Wednesday, May 03, 2006

Insulin, NOT SODIUM, and hypertension

Insulin rather than salt is the major driver of hypertension, according to an analysis of data from a prospective study of 23 patients with confirmed atherosclerotic cardiovascular disease.

In the study, obese patients consuming a high saturated fat, low starch diet increased daily sodium intake from less than 2 grams a day to more than 20 grams a day. But they also lost an average of 5.5 kg-or about 5% of their total body weight-in six weeks.

"At the same time there were dramatic and significant reductions in fasting insulin and in mean arterial pressure, researchers said. The finding strongly suggests that "we need to stop paying so much attention to sodium and pay much more attention to fasting insulin." Insulin rises in response to a high carbohydrate, high calorie diet.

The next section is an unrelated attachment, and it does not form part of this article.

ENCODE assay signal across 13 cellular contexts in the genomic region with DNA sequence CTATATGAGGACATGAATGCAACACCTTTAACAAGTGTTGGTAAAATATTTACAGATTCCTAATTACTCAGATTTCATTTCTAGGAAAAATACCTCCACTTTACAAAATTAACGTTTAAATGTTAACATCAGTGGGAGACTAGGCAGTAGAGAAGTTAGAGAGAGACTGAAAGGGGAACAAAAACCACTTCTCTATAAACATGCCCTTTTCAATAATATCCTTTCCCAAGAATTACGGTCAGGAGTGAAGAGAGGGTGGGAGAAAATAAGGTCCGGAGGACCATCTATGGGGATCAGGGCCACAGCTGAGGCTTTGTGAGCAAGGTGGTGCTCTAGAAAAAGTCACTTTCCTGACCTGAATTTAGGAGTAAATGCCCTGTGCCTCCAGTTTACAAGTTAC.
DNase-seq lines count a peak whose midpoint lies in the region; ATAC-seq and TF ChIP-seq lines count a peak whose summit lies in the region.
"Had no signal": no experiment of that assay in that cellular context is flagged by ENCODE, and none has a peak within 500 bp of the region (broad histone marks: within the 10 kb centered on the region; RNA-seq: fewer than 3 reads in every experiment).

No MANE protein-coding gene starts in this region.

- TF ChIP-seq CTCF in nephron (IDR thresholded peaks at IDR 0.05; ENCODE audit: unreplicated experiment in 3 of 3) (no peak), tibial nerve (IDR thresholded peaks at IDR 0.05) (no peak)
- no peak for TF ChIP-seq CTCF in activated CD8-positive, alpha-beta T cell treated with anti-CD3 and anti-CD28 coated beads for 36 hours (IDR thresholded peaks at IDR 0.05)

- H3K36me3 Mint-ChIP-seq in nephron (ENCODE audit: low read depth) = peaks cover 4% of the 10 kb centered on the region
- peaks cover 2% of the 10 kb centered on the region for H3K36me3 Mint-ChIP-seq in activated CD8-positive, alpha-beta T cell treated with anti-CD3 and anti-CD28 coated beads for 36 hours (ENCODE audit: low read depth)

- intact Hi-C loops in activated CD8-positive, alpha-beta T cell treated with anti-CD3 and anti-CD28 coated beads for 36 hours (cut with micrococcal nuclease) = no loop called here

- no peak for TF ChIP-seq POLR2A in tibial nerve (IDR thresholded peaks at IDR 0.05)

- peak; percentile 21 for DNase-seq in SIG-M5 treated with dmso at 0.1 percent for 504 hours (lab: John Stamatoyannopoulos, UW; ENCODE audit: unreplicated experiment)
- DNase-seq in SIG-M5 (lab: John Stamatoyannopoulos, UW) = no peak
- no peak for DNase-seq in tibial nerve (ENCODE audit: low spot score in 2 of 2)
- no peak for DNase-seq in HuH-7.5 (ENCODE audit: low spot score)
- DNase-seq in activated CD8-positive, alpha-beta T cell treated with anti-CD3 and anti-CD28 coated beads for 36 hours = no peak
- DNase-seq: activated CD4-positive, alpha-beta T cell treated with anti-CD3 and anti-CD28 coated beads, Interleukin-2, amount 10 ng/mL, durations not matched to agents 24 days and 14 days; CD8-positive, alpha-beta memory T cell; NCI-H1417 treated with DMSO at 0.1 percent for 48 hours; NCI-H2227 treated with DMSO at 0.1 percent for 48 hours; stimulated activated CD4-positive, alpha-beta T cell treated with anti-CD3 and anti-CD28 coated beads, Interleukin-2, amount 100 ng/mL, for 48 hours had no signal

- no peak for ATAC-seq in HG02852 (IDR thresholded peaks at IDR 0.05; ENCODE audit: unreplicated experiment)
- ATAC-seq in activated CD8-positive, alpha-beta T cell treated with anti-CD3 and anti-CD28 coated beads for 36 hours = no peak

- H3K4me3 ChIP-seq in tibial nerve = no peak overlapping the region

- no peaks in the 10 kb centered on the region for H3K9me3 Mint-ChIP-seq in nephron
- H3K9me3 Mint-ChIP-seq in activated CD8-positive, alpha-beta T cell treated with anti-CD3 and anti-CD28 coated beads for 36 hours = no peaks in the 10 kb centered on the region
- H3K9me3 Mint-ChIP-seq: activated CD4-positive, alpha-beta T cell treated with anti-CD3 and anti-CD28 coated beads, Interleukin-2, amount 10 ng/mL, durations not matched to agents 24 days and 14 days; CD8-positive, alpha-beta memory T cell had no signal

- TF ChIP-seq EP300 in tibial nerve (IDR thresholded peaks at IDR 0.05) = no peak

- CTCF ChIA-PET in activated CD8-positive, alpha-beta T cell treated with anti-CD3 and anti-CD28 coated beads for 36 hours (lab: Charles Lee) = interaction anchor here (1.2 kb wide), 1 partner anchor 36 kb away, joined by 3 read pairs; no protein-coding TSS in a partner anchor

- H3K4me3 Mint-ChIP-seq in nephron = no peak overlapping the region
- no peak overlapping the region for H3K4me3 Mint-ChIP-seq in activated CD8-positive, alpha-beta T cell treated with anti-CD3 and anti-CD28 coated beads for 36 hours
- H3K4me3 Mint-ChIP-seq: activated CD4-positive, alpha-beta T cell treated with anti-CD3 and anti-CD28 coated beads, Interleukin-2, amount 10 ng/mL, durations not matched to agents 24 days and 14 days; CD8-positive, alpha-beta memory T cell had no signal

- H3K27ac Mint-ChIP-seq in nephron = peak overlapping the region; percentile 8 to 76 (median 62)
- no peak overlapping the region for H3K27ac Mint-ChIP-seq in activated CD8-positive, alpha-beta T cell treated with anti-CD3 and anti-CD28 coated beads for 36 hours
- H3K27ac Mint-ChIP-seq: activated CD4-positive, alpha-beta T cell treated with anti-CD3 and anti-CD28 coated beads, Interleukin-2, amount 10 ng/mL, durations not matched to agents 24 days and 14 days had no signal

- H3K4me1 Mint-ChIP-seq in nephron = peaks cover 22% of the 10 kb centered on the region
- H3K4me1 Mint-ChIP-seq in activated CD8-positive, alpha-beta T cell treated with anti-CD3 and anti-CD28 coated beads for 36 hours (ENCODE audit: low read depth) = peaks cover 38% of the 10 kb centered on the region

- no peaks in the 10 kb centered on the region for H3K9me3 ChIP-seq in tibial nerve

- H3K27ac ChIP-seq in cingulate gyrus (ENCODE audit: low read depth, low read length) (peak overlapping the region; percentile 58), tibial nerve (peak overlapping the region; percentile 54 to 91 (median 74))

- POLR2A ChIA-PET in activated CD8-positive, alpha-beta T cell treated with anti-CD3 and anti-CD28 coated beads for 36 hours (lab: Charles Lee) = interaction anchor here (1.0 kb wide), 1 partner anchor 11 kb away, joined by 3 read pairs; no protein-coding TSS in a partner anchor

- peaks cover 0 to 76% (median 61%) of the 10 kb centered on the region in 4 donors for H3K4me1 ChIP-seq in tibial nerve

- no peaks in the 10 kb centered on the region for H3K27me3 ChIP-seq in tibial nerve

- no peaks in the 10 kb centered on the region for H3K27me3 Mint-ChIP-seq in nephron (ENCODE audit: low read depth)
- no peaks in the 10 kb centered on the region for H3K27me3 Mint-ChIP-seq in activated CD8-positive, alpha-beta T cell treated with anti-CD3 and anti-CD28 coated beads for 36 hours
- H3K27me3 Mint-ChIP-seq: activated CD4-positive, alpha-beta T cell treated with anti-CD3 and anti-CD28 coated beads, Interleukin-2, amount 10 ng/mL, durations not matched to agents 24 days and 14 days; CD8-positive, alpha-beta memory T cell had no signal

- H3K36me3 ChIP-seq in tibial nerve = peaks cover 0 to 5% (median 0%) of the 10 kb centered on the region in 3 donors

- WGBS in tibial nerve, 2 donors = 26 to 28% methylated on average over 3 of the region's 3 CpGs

"It all comes back to obesity." Asked whether a similar weight loss achieved with a restricted calorie diet or a low fat diet could produce the same results, they agreed that it could.

"We are testing that hypothesis with a new study that will begin enrollment this summer," authors said. "We will be comparing the high fat, no-calorie-restriction diet, to a low fat diet plus Xenical (orlistat)."

And, insulin resistance has now been linked to Alzheimer's.

More on insulin resistance.

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